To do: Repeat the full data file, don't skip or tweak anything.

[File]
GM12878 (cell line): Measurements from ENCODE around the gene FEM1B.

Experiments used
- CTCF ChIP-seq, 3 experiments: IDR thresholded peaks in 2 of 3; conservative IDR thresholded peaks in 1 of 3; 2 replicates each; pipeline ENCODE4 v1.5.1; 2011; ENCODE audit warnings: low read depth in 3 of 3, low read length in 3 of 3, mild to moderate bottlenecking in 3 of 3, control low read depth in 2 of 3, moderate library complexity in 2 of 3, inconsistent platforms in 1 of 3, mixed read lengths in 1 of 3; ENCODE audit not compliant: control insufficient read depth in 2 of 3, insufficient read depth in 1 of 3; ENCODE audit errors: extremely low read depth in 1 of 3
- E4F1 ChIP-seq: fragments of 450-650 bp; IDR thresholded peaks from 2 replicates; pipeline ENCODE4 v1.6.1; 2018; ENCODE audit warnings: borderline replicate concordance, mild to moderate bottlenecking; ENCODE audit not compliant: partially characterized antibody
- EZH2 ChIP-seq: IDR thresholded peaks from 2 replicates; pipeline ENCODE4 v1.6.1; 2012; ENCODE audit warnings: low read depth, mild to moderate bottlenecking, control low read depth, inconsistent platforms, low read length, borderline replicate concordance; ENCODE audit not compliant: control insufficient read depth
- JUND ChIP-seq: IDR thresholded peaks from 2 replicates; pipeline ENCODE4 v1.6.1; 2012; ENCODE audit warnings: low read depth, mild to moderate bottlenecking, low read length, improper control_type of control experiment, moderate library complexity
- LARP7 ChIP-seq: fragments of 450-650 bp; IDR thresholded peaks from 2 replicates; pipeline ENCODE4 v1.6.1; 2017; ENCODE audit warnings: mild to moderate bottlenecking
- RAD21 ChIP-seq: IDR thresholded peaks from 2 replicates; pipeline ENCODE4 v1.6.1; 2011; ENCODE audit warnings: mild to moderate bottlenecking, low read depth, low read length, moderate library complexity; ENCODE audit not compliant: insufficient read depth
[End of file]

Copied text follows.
GM12878 (cell line): Measurements from ENCODE around the gene FEM1B.

Experiments used
- CTCF ChIP-seq, 3 experiments: IDR thresholded peaks in 2 of 3; conservative IDR thresholded peaks in 1 of 3; 2 replicates each; pipeline ENCODE4 v1.5.1; 2011; ENCODE audit warnings: low read depth in 3 of 3, low read length in 3 of 3, mild to moderate bottlenecking in 3 of 3, control low read depth in 2 of 3, moderate library complexity in 2 of 3, inconsistent platforms in 1 of 3, mixed read lengths in 1 of 3; ENCODE audit not compliant: control insufficient read depth in 2 of 3, insufficient read depth in 1 of 3; ENCODE audit errors: extremely low read depth in 1 of 3
- E4F1 ChIP-seq: fragments of 450-650 bp; IDR thresholded peaks from 2 replicates; pipeline ENCODE4 v1.6.1; 2018; ENCODE audit warnings: borderline replicate concordance, mild to moderate bottlenecking; ENCODE audit not compliant: partially characterized antibody
- EZH2 ChIP-seq: IDR thresholded peaks from 2 replicates; pipeline ENCODE4 v1.6.1; 2012; ENCODE audit warnings: low read depth, mild to moderate bottlenecking, control low read depth, inconsistent platforms, low read length, borderline replicate concordance; ENCODE audit not compliant: control insufficient read depth
- JUND ChIP-seq: IDR thresholded peaks from 2 replicates; pipeline ENCODE4 v1.6.1; 2012; ENCODE audit warnings: low read depth, mild to moderate bottlenecking, low read length, improper control_type of control experiment, moderate library complexity
- LARP7 ChIP-seq: fragments of 450-650 bp; IDR thresholded peaks from 2 replicates; pipeline ENCODE4 v1.6.1; 2017; ENCODE audit warnings: mild to moderate bottlenecking
- RAD21 ChIP-seq: IDR thresholded peaks from 2 replicates; pipeline ENCODE4 v1.6.1; 2011; ENCODE audit warnings: mild to moderate bottlenecking, low read depth, low read length, moderate library complexity; ENCODE audit not compliant: insufficient read depth